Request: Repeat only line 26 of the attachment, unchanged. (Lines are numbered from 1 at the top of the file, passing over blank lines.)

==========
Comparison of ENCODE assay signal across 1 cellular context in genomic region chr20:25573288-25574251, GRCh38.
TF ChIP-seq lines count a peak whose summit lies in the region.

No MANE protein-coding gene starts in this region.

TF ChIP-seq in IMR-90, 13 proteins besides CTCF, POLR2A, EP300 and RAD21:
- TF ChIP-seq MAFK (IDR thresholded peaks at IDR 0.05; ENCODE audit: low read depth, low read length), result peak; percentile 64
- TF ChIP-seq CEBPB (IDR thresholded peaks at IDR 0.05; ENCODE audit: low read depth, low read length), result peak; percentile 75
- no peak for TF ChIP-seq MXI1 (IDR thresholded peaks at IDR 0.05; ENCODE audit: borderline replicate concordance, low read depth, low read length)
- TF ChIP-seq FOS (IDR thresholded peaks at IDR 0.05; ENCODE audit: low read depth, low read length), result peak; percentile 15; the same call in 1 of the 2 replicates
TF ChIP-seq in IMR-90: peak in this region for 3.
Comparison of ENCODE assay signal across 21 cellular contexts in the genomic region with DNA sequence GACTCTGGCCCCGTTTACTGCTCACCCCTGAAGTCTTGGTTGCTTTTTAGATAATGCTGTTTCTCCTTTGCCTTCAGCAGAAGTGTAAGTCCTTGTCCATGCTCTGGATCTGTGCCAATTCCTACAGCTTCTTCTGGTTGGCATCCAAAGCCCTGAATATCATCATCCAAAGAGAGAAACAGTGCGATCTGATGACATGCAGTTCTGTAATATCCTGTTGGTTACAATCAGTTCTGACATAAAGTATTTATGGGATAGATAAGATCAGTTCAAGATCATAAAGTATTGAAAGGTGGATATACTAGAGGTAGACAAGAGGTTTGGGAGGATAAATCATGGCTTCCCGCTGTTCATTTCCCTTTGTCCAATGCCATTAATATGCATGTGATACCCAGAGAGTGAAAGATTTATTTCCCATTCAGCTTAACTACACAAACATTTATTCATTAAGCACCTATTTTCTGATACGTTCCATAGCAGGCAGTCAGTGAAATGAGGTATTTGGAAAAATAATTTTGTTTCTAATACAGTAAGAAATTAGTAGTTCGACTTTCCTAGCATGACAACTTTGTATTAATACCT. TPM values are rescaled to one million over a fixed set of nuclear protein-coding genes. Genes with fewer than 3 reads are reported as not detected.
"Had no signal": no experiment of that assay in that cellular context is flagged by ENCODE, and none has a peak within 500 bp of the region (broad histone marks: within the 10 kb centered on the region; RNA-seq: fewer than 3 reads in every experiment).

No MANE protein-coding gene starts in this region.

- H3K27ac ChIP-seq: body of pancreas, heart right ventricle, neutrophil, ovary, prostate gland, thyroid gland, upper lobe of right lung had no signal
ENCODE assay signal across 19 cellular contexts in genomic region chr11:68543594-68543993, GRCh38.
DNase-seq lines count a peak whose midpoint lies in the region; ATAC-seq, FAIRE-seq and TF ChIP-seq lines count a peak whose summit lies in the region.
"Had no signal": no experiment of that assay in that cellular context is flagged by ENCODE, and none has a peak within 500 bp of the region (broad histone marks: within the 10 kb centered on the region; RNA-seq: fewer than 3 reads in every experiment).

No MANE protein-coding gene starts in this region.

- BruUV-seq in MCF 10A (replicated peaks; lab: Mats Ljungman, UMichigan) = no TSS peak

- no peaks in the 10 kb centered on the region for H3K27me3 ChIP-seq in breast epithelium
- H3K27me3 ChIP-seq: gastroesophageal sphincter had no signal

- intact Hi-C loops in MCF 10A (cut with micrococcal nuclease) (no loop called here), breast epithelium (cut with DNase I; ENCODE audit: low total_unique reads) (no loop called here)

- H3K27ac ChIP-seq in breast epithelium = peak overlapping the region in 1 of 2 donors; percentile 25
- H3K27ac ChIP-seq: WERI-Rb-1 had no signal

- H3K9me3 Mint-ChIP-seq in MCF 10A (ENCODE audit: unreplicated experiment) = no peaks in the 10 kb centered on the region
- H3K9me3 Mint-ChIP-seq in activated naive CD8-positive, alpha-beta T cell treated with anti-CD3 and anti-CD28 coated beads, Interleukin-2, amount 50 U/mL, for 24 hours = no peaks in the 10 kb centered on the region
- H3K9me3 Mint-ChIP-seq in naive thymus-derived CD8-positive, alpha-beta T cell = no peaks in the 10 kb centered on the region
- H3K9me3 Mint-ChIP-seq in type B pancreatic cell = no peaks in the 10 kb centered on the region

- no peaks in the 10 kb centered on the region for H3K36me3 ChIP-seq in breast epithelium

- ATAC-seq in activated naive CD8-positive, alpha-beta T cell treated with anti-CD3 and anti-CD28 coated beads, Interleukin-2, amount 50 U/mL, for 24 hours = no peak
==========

- H3K9me3 Mint-ChIP-seq in naive thymus-derived CD8-positive, alpha-beta T cell = no peaks in the 10 kb centered on the region